He went to the village, where he knew the stones in the way, and every tiled and tilted eave was to him most familiar; and here he found folk walking to and fro, going upon their business. But they were all strange to him.

“Good morrow,” they said, “good morrow, wayfarer. Do you tarry in our town?”

He saw children at their play, and often he put his hand beneath their chins to turn their faces up. Alas! he did it all in vain.

“Where are my little children,” he said, “O Lady Kwannon the Merciful? Peradventure the gods know the meaning of all this; it is too much for me.”

When sunset came, his heart was heavy as stone, and he went and stood at the parting of the ways outside the town. As men passed by he pulled them by the sleeve:

“Friend,” he said, “I ask your pardon, did you know a fisherman of this place called Urashima?”

And the men that passed by answered him, “We never heard of such an one.”

There passed by the peasant people from the mountains. Some went a-foot, some rode on patient pack-horses. They went singing their country songs, and they carried baskets of wildstrawberries or sheaves of lilies bound upon their backs. And the lilies nodded as they went. Pilgrims passed by, all clad in white, with staves and rice-straw hats, sandals fast bound and gourds of water. Swiftly they went, softly they went, thinking of holy things. And lords and ladies passed by, in brave attire and great array, borne in their gilded kago. The night fell.

“I lose sweet hope,” said Urashima.

But there passed by an old, old man.

“Oh, old, old man,” cried the fisherman, “you have seen many days; know you ought of Urashima? In this place was he born and bred.”

Then the old man said, “There was one of that name, but, sir, that one was drowned long years ago. My grandfather could scarce remember him in the time that I was a little boy. Good stranger, it was many, many years ago.”

Urashima said, “He is dead?”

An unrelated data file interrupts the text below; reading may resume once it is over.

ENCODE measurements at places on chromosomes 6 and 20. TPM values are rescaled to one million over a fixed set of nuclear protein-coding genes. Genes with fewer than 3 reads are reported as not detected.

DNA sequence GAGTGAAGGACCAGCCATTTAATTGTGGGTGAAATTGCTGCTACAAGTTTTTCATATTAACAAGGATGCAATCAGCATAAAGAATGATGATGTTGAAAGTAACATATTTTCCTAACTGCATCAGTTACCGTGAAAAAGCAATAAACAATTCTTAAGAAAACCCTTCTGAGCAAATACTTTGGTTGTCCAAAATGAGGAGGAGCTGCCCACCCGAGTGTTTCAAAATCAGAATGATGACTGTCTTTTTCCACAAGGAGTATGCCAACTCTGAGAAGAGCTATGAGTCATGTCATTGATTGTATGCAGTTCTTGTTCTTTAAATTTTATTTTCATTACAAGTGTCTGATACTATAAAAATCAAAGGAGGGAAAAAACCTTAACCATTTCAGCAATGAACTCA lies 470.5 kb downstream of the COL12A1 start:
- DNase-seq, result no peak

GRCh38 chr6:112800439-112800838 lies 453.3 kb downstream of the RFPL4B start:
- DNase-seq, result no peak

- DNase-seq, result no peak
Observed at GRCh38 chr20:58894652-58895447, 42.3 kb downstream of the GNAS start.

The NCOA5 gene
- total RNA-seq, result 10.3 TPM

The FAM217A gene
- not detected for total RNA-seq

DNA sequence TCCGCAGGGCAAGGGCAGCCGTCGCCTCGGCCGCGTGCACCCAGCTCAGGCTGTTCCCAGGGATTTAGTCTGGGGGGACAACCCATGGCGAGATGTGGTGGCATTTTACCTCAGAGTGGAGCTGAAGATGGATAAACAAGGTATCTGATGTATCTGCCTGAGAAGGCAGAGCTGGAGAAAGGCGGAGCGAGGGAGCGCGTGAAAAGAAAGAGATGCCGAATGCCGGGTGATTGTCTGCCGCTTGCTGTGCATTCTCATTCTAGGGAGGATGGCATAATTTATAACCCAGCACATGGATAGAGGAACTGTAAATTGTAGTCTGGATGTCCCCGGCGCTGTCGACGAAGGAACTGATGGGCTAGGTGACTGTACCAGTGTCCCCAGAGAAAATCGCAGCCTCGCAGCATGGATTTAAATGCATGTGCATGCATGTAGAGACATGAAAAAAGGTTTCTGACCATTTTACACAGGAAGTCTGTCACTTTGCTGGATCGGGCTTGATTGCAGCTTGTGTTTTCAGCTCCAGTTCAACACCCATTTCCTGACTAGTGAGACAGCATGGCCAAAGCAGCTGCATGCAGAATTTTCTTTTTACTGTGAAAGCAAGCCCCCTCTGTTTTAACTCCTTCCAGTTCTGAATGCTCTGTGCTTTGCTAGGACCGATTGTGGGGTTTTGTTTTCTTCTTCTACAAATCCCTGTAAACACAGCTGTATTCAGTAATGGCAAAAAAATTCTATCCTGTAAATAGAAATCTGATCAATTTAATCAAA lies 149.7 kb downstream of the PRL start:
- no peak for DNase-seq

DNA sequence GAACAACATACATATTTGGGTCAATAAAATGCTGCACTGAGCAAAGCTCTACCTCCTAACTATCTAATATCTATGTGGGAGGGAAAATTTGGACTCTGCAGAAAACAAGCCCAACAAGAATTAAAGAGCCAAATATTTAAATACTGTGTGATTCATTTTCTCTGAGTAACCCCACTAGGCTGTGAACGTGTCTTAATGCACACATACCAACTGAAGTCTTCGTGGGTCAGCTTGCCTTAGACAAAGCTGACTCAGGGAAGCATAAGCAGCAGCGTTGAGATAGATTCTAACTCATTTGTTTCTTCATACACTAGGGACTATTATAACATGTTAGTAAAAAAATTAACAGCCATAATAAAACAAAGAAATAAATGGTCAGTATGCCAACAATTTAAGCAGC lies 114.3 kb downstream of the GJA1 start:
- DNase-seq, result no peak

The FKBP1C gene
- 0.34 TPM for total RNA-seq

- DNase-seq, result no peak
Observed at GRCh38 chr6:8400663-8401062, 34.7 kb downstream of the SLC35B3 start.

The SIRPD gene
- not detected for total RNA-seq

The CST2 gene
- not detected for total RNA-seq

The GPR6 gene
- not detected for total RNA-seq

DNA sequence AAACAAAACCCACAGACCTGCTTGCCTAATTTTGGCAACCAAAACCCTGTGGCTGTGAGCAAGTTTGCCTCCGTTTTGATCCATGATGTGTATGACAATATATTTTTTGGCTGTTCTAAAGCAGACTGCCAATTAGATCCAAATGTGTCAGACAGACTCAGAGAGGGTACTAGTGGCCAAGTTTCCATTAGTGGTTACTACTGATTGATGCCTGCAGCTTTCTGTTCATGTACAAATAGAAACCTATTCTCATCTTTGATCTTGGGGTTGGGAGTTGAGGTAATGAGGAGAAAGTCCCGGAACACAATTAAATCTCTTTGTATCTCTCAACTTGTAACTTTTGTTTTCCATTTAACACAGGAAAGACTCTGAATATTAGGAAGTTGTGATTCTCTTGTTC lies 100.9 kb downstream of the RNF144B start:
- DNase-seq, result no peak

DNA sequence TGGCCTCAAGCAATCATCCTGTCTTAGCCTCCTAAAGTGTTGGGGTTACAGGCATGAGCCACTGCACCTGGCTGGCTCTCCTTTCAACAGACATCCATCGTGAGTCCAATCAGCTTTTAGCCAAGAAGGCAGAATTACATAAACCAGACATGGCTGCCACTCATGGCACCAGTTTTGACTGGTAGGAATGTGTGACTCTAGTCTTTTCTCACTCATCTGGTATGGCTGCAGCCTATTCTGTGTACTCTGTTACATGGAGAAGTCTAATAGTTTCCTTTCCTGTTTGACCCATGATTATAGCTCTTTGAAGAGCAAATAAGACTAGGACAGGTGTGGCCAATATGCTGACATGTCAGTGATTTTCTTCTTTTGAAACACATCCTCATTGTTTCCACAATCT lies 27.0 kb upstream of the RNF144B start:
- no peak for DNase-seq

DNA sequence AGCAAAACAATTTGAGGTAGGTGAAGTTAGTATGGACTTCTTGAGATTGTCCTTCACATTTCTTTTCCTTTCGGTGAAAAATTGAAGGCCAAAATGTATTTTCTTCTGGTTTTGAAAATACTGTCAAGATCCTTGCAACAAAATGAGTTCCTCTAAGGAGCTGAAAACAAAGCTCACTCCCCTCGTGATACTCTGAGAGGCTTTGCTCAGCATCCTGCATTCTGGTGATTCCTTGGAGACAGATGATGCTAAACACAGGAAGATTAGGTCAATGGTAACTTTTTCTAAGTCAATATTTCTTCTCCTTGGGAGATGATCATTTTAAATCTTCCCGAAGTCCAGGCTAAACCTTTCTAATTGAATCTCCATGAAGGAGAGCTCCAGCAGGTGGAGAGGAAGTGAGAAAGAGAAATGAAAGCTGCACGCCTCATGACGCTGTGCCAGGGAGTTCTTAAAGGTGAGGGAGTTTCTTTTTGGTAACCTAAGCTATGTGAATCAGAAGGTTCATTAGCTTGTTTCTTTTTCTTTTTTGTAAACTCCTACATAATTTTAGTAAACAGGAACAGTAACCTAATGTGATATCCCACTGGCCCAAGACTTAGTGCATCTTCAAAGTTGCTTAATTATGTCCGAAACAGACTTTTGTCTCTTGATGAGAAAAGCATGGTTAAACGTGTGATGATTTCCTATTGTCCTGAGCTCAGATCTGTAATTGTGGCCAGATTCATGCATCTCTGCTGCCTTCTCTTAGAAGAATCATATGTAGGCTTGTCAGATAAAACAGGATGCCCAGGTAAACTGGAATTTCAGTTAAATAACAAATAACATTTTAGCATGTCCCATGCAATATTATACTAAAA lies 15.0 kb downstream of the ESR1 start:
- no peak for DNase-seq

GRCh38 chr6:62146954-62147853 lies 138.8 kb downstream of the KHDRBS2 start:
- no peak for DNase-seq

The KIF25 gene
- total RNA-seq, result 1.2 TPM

“No man more dead than he. His sons are dead and their sons are dead. Good even to you, stranger.”

Then Urashima was afraid. But he said, “I must go to the green valley where the dead sleep.” And to the valley he took his way.

He said, “How chill the night wind blows through the grass! The trees shiver and the leaves turn their pale backs to me.”

He said, “Hail, sad moon, that showest me all the quiet graves. Thou art nothing different from the moon of old.”

He said, “Here are my sons’ graves and theirsons’ graves. Poor Urashima, there is no man more dead than he. Yet am I lonely among the ghosts....”

“Who will comfort me?” said Urashima.

The night wind sighed and nothing more.

Then he went back to the seashore. “Who will comfort me?” cried Urashima. But the sky was unmoved, and the mountain waves of the sea rolled on.

Urashima said, “There is the casket.” And he took it from his sleeve and opened it. There rose from it a faint white smoke that floated away and out to the far horizon.

“I grow very weary,” said Urashima. In a moment his hair turned as white as snow. He trembled, his body shrank, his eyes grew dim. He that had been so young and lusty swayed and tottered where he stood.

“I am old,” said Urashima.

He made to shut the casket lid, but dropped it, saying, “Nay, the vapour of smoke is gone for ever. What matters it?”

He laid down his length upon the sand and died.